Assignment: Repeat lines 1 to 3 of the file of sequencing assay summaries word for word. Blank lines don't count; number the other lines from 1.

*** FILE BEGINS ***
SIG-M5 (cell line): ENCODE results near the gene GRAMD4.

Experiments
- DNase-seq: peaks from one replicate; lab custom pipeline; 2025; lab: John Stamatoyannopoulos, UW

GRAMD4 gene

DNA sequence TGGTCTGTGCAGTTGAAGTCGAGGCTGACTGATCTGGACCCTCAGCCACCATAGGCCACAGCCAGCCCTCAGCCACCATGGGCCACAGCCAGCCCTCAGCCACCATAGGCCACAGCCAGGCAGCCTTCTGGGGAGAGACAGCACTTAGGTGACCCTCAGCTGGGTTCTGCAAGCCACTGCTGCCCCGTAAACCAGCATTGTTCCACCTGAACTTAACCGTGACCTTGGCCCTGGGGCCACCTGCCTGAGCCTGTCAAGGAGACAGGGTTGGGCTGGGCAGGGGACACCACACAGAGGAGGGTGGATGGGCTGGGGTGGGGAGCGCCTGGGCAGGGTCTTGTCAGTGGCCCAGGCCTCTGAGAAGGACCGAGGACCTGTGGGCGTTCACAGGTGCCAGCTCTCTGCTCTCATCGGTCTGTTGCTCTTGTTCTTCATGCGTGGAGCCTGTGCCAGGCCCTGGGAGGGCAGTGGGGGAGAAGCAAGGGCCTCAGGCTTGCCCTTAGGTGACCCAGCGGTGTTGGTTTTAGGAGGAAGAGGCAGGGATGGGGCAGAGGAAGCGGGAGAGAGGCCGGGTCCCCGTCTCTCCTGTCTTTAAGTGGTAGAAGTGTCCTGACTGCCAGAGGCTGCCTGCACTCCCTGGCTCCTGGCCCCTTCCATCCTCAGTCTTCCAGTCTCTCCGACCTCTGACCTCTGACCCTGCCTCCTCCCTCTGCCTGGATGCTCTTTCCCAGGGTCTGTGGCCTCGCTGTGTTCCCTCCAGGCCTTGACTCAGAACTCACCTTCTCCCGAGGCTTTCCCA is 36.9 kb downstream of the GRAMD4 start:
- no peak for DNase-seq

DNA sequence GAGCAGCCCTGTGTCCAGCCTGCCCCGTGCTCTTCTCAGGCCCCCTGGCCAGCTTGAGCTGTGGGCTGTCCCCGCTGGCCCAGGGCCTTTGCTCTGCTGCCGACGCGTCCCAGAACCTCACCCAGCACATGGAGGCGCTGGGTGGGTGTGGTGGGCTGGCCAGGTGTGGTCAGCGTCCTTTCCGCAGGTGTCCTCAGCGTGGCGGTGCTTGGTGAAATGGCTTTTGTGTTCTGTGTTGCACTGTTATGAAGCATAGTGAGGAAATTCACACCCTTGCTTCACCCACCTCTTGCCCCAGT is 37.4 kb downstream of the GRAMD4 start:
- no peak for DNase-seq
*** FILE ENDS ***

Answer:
SIG-M5 (cell line): ENCODE results near the gene GRAMD4.

Experiments
- DNase-seq: peaks from one replicate; lab custom pipeline; 2025; lab: John Stamatoyannopoulos, UW